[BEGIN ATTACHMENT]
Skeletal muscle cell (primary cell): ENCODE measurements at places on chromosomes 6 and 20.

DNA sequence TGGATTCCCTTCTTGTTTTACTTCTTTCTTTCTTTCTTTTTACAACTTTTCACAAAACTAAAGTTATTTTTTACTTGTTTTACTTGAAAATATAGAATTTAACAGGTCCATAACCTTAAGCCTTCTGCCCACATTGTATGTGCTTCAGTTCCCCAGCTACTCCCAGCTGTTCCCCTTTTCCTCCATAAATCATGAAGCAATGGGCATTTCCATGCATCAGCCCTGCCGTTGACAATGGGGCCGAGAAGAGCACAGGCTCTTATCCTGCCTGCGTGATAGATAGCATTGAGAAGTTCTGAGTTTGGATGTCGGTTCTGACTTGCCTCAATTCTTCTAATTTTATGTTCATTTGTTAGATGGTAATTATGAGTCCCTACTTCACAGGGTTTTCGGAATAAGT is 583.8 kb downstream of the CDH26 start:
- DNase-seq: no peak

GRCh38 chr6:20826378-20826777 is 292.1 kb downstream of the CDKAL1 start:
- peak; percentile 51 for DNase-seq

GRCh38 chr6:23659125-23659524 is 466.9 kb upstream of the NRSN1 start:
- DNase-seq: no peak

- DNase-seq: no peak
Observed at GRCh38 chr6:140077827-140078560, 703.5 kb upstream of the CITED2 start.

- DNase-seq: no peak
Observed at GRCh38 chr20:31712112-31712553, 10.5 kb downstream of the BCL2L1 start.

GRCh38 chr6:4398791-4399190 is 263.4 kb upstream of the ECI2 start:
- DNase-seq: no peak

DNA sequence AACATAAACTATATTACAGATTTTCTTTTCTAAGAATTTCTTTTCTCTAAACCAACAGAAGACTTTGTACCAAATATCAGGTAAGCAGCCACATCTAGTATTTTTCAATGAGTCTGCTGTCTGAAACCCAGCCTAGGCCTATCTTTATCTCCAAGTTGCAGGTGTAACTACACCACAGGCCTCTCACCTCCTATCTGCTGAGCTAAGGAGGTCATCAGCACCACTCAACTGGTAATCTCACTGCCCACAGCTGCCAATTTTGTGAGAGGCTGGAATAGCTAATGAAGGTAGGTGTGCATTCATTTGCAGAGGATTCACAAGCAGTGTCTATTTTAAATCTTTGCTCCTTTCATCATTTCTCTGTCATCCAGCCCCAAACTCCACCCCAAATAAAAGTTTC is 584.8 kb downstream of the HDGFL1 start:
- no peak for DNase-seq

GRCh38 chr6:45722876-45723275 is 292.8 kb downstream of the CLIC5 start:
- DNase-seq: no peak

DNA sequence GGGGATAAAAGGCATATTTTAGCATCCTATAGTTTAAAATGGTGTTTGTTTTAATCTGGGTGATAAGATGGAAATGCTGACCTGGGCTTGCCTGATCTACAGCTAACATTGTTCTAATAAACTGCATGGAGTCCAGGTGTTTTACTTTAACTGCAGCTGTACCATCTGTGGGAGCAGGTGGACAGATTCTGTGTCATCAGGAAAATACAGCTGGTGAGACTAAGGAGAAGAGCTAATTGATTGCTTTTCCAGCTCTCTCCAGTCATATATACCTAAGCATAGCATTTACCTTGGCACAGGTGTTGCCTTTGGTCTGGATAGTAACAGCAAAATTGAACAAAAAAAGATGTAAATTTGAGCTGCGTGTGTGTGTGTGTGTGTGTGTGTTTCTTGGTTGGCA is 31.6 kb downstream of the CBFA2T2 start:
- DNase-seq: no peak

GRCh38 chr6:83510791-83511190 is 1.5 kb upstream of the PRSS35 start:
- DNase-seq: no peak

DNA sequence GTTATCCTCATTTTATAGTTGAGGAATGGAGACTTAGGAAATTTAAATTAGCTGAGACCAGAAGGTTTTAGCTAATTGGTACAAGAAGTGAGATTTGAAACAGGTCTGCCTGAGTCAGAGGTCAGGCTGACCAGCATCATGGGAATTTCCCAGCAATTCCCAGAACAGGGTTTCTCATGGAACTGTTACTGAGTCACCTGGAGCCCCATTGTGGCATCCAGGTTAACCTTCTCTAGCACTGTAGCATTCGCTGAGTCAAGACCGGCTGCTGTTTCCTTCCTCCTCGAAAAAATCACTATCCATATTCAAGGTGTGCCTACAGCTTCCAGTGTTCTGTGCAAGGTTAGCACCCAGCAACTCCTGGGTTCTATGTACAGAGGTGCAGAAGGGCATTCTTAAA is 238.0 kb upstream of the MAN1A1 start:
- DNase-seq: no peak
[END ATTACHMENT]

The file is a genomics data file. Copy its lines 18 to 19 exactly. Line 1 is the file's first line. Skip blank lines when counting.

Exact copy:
DNA sequence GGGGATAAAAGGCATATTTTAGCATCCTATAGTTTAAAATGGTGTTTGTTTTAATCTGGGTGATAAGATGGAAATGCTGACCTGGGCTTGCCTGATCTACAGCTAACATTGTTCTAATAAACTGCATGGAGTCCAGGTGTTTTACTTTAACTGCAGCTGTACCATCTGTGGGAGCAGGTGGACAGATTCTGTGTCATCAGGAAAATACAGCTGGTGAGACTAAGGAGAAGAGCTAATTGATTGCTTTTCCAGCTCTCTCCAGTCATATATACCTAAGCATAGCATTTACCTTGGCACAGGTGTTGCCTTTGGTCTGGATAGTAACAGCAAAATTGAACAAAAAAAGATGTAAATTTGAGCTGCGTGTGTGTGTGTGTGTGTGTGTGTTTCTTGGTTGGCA is 31.6 kb downstream of the CBFA2T2 start:
- DNase-seq: no peak